Along for the ride

Photo courtesy of Peter Lee (Creative Commons)

Photo courtesy of Peter Lee (Creative Commons)

When I worked for Borders, we had an all-store inventory count each year for which we would prepare for weeks. It would be scheduled on a Sunday evening after closing, and would last into the wee hours of the morning. The more smoothly the inventory went, the more accurate our systems would be throughout the following year, allowing for better customer service and improved financials and profitability.

I remember those hours just before the inventory team arrived, and commenting each year, “we’ve done what we can, and now we’re just along for the ride.” It might have felt a bit like a roller coaster ride, but at that point, there was nothing else I could do other than hang on for dear life!

There comes a point in any big challenge or project when you have to be confident that you have done the preparation necessary for success, and then just let the process flow.

It might be a presentation for which you have prepared slides and handouts, practiced what you want to say, and made sure all the equipment is set up. The audience arrives, you step onto the stage and you go ahead with it.

Perhaps you are directing a large volunteer opportunity, and have the activities planned, the leaders lined up, and the materials ready. No need to continue stressing – once the group arrives, you can just focus on that experience.

For me recently, we have begun using a new database at work. I spent a couple of weeks learning the new system, testing the reports, refining the instructions, and training my team. Once the Monday came that we were to start, I closed out the old system, and we launched the new one. I felt a bit like those inventory nights where I knew I was getting locked into that roller coaster car and we were lurching to the top of the hill, ready to go dashing down at top speeds.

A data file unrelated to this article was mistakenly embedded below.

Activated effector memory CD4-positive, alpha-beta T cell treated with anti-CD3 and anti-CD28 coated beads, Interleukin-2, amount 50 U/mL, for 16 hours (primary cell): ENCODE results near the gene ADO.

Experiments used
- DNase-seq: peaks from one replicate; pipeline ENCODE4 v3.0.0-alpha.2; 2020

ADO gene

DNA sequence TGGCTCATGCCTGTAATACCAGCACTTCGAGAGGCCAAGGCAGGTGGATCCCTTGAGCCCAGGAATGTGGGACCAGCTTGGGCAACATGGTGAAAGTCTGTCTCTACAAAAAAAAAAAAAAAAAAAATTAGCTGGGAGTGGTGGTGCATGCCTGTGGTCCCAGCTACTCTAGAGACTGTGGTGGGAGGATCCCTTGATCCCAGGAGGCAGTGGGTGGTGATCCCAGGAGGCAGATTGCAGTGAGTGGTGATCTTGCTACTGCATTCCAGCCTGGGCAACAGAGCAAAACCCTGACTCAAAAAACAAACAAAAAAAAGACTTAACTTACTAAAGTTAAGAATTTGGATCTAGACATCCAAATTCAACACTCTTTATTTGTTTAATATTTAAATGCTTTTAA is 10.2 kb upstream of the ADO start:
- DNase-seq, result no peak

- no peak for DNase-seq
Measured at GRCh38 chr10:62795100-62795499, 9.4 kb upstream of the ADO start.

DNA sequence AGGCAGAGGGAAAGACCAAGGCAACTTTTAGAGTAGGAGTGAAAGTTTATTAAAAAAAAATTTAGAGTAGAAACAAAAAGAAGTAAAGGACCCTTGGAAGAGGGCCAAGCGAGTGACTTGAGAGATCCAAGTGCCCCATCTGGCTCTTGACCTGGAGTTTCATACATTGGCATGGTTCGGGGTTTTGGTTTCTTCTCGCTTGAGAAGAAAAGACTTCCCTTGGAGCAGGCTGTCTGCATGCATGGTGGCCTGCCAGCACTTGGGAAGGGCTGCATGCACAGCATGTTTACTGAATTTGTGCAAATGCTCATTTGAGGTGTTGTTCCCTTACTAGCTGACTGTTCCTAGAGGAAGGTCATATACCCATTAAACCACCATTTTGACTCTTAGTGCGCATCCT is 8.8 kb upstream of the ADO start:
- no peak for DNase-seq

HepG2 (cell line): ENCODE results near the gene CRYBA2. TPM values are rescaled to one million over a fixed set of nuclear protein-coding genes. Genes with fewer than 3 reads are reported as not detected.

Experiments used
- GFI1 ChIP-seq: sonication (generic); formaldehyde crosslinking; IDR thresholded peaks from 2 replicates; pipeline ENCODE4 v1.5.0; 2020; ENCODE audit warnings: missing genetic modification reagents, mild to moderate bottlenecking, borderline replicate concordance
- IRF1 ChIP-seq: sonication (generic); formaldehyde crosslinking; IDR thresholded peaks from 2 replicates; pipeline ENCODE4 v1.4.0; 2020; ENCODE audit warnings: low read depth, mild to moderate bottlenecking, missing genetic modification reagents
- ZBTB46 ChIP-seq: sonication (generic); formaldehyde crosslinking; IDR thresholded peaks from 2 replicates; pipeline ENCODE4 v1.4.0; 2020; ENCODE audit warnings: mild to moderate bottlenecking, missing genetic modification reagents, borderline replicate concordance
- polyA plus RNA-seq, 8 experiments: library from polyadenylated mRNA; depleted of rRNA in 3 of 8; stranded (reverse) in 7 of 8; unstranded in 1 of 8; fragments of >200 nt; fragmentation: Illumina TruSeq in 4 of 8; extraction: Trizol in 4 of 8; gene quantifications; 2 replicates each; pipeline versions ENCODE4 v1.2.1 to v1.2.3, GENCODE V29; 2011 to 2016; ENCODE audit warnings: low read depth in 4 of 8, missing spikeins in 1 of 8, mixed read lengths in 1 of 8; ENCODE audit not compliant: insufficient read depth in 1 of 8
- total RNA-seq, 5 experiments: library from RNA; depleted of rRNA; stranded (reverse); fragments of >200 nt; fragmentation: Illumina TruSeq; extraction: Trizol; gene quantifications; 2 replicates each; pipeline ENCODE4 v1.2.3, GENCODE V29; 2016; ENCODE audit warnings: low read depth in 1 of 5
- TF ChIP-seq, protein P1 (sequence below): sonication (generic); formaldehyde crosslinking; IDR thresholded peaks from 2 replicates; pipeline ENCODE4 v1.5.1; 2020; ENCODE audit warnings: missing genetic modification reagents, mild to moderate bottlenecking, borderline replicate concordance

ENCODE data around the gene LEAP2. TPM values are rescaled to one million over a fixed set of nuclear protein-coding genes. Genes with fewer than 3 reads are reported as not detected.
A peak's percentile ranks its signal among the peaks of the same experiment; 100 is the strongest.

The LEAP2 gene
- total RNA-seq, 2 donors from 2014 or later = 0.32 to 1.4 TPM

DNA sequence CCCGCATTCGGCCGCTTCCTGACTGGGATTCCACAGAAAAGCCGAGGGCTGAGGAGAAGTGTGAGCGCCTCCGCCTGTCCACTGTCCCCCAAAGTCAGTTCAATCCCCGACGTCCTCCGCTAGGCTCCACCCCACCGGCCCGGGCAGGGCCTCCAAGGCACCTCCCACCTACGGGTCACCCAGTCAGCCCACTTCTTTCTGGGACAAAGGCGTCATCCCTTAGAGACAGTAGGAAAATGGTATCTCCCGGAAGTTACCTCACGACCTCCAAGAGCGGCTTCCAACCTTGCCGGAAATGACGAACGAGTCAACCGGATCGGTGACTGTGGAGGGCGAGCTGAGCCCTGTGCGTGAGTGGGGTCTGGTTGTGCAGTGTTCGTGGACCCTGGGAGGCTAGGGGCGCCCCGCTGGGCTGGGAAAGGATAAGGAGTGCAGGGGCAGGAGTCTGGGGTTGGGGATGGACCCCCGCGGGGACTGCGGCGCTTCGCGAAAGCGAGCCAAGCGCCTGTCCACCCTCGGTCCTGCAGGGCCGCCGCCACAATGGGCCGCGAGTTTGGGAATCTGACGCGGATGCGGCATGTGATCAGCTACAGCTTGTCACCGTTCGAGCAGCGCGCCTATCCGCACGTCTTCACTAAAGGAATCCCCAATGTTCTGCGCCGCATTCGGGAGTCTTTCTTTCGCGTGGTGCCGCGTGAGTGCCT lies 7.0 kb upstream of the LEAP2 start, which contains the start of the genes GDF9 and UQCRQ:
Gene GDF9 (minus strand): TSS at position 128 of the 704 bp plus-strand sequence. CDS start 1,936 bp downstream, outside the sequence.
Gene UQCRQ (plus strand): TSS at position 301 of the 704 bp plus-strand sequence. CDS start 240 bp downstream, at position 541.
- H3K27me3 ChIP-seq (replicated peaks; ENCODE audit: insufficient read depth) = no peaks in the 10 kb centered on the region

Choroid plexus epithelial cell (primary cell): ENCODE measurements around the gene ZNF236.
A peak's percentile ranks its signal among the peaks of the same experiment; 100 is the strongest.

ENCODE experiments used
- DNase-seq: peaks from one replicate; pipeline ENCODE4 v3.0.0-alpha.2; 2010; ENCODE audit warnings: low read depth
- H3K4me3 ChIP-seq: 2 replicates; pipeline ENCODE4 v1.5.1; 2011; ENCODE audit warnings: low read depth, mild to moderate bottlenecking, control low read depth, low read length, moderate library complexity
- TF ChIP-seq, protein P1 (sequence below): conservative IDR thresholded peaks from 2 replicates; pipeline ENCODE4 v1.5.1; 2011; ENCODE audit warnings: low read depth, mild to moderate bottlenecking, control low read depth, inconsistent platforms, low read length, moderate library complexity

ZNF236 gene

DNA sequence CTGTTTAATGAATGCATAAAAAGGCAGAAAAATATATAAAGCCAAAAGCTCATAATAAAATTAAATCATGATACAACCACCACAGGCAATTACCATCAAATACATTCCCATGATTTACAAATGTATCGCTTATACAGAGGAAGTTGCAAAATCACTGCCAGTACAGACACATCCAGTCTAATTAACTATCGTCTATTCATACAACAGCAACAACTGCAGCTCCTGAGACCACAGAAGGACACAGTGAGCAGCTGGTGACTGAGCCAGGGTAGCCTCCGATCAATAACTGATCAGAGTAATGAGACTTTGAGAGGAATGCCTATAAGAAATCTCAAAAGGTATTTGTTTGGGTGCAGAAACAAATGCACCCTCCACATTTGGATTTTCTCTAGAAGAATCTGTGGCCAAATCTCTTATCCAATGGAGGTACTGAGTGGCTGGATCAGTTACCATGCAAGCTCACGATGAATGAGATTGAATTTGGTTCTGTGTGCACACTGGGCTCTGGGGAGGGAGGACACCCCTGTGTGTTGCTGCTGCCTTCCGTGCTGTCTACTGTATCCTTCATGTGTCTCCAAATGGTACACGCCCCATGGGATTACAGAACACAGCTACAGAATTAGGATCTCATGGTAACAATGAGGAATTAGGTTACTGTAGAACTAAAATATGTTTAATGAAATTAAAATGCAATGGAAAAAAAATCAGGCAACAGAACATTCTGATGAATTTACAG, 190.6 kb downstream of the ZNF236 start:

The good news is that we haven’t flown off the rails! It has not been an easy couple of weeks, but it has not been because of problems. Time is needed to enter all the information and check to be sure it is accurate, but the process itself has gone smoothly.

The key is preparation in these kinds of situations, as well as having backup plans. Because I did the work on the front end, and had an alternate idea if the reports did not work the way I expected, I was able to focus on just getting the information entered. And the more my team and I work with the system, the quicker and more accurate we get.

I wish I approached more situations that way – sure does feel better going into the big day confident that you’ve done your homework instead of nervous that things might fall apart.

How can you better prepare for your big projects?